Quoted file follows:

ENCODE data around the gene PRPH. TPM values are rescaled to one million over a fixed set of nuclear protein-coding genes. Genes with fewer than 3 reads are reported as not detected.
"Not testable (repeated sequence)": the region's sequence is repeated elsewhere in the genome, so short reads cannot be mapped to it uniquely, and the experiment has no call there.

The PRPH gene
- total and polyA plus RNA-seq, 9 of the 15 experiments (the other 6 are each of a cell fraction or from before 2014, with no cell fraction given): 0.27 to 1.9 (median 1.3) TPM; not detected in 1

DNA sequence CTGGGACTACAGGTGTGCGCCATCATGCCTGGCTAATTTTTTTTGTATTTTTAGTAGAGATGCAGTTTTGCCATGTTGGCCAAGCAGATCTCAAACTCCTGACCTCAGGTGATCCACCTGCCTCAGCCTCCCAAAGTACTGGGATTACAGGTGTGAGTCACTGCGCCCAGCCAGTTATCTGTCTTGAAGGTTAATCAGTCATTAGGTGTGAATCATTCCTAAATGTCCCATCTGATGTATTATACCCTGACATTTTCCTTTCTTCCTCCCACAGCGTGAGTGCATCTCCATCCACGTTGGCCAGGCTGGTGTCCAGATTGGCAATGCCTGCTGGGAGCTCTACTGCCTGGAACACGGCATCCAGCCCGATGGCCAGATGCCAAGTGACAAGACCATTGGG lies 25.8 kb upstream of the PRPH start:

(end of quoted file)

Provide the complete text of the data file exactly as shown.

ENCODE data around the gene PRPH. TPM values are rescaled to one million over a fixed set of nuclear protein-coding genes. Genes with fewer than 3 reads are reported as not detected.
"Not testable (repeated sequence)": the region's sequence is repeated elsewhere in the genome, so short reads cannot be mapped to it uniquely, and the experiment has no call there.

The PRPH gene
- total and polyA plus RNA-seq, 9 of the 15 experiments (the other 6 are each of a cell fraction or from before 2014, with no cell fraction given): 0.27 to 1.9 (median 1.3) TPM; not detected in 1

DNA sequence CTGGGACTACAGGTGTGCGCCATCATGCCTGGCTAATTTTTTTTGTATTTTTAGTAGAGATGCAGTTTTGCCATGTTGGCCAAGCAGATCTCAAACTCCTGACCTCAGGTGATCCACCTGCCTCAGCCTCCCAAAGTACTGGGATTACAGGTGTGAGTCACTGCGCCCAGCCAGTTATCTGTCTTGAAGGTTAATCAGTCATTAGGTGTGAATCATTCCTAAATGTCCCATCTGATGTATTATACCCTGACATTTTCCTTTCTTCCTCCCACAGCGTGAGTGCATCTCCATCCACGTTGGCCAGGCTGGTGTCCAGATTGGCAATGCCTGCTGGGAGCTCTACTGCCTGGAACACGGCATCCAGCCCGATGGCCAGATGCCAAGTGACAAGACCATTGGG lies 25.8 kb upstream of the PRPH start: